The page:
News for September 5, 2000

55th Vuelta a España news

Cardenas assured

Felix Rafael Cardenas was the winner of today's mountain top finish at Super Molina and the Colombian added yet another climbing stage to Kelme's palmares. He was best over the second last climb (Coll de la Creueta at kilometre 132) and though that he was the strongest of his breakaway group.

"I looked at how the others were very tired and was happy. My options were better later when I only had to dispute the victory with a single rider (Odriozola)," said the Kelme mountaineer.

The Kelme plan was to have Cardenas as a sacrifice for Rubiera or Heras, but when ONCE's Santos Gonzalez joined the break, Kelme were forced to chase in the peloton as he was the leader on the road. That's the way it remained, but the damage was at least limited and Kelme won the stage.

After their poor showing in the first week, the boys in green, white and blue are looking to make amends as soon as the road goes up. Heras, at 3'21 is still their best GC hope, but stage wins and attacking in the mountains are likely to be high on the agenda.

Zülle and Olano suffer

The leader during week one of the Vuelta, Alex Zülle has, in the past two days, dropped completely out of contention. Firstly there was his below par showing in yesterday's Tarragona time trial, but today in the mountains was far worse. He finished 68th, 15'47 behind the winner and bowed out of contention yet again. This year, it seemed as though Zülle could do what he did four years ago and win the Vuelta, but his consistency is simply not there any more.

Kelme's boss, Vicente Belda said that "We have eliminated Zülle, already there is one less. It could be that tomorrow another one falls. Roberto Heras is riding well, and he could do something great."

Belda could also be comforted by the fact that Olano was put into difficulty today (30th at 2'47). Holder of the golden jersey for just one day, Olano relinquished it to teammate, Santos Gonzalez, and ONCE are now in the 1-2 position. Igor Gonzalez de Galdeano (Vitalicio) also suffered, as did Jan Ullrich (Telekom). With these big names under pressure, Kelme may yet get Heras into a winning position.

Again, Belda was proud of his team: "We were the first to attack to see who would fail. We have shaken the tree and first it was Zülle and soon we will make up the distance," he vowed.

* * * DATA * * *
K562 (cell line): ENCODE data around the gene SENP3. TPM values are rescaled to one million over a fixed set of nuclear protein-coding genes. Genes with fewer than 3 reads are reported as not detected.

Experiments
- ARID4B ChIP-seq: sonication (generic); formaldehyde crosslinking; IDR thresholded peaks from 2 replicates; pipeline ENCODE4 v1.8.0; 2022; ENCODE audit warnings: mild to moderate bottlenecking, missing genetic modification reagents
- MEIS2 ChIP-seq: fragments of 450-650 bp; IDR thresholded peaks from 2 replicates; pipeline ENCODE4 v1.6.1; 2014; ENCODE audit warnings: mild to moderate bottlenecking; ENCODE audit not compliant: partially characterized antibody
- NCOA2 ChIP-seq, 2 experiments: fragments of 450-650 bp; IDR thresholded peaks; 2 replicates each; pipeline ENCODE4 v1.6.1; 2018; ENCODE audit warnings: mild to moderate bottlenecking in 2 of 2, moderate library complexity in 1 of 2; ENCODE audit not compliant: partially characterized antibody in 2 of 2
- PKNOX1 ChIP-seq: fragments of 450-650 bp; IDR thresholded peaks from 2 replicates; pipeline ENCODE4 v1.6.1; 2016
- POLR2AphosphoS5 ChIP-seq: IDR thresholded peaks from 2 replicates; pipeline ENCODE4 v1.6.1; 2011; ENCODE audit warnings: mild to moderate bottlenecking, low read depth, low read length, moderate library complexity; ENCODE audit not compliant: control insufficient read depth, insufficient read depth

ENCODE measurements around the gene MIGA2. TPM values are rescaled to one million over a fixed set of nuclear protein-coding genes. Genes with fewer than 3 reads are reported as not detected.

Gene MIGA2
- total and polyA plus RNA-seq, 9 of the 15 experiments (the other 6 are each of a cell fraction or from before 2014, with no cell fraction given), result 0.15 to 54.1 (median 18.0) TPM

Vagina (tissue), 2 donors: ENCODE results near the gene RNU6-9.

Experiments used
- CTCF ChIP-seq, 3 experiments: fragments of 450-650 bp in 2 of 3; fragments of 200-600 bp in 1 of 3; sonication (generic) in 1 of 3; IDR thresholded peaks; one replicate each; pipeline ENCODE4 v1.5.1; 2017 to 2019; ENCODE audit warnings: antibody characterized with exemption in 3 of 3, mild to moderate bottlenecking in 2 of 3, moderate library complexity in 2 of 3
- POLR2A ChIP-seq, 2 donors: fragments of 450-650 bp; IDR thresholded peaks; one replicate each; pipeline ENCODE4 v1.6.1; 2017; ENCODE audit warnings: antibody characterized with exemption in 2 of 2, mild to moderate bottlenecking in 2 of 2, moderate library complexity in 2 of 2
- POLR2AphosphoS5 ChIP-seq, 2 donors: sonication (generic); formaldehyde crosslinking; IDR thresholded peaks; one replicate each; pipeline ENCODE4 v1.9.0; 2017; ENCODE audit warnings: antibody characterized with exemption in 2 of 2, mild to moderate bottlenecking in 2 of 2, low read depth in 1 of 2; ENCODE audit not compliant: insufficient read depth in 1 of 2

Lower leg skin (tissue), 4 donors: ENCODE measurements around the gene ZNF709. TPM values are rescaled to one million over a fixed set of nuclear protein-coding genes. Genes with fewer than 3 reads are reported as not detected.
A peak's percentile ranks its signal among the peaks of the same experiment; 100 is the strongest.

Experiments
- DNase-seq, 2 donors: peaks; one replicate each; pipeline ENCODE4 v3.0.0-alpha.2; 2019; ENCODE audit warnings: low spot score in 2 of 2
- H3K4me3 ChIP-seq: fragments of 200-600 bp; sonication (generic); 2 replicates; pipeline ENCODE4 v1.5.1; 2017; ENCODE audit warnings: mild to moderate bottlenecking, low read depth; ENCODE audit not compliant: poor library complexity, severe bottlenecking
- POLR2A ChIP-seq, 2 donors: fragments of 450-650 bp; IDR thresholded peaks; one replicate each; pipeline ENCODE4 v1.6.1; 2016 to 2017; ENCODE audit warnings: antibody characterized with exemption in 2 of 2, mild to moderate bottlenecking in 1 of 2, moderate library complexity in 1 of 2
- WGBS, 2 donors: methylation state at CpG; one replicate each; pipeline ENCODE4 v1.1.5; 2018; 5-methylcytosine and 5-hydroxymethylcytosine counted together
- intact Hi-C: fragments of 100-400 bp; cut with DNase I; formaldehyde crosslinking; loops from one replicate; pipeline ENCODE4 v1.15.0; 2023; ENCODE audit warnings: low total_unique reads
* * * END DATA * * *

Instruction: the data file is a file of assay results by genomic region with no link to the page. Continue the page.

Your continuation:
Tomorrow: Arcalis awaits

Stage 11 is an even greater challenge for the riders, travelling from Alp to the Andorran ski station of Arcalis. Although it is only 136.5 kilometres, three first category and above climbs in the stage will produce some big gaps in the classification. ONCE will have to choose between the relatively unknown Santos Gonzalez and their designated leader, Abraham Olano. Given Olano's form today and his past record, ONCE could do worse than support Gonzalez. That is of course if the latter is up to the task.

Then there is Festina's Angel Casero, lying in third overall at a minute behind Gonzalez. The team said that they didn't want to attack too early, as there are plenty of hard stages to come. He is certainly in a good position should the opportunity arise.

The main difficulties are the Alto de Rabasso (1,800 m) and the Coll d'Ordino (1,980 m), both category one. The final ascent to Arcalis goes to 2,230 m and is rated above categorisation. Catch all the action once again live on

Wüst out of hospital

German cyclist Marcel Wüst (Festina), who was severely wounded in his right eye on August 11 during a criterium in France, left the hospital in Cologne over the weekend. Festina/Specialized's Kirsten Begg spoke to him after he returned home and provided the following update on his condition. Thanks also (from us at cyclingnews) to everyone who sent email wishing him back to good health. Hospitals can be lonely places!

KB: How are you doing?

MW: Well finally I am at home. You know what hospitals are like - you need them but if I wanted some fresh air I had to go down fourteen floors through all these sick people. Now I can just walk out the door. It's really great to be home with my family, and where I can be comfortable and just rest, or hopefully soon ride the trainer, if the doctor gives me the OK.

KB: Did you know how many people are thinking about you and wishing you a speedy recovery?

MW: Oh, I received a mountain of cards and letters and I'd like to say thanks to everyone for that.

KB: How do you feel?

MW: I feel good. After being told that when I arrived at the hospital I had brain fluid coming out my nose, I realize that I really am lucky to be alive. I look around me here and - it's such a gift that I have a wife and son and we can hug and kiss. Plus Alexander is sooooo excited that his dad is home and he wants to play all the time. Unfortunately I can't do very much so Heike (his wife) sort of has two babies to take care of for a while!

It makes you realize what's important in life, I've had a great sports career and, although I'm nowhere near finished, I've achieved a lot. If it turns out I can't race any more then I'd be pretty happy with what I've achieved in my 12 years in the peloton. Right now it's wait and see but it's also important to me to be a good father to my son, and a good husband to my wife. It's also my son Alexander's second birthday in a few weeks so we are all looking forward to that.

Also now I talk with friends on the phone and talking to my teammates helps keep my morale up.

KB: Do you remember anything about the crash, were you wearing a helmet?

MW: I don't remember anything about the race or the crash, which is probably a good thing, so I don't know if I had a helmet on or not. I wear my helmet all the time so it would be unlikely that I wouldn't have been wearing it.

KB: What was the damage that you did to your eye? (Squeamish people may not want to read on)

MW: I had four fractures to the orbit of the eye and fractures of the skull. The eye was just exploded by the impact so they had to totally reconstruct it. They filled it with some sort of silicon gel to hold the shape. The right eye is bandaged so it can heal and recover and in two months time we'll reevaluate and see what the prognosis will be - whether I'll see nothing or just black-and-white or color or whatever - and there'll probably be another operation on the eye.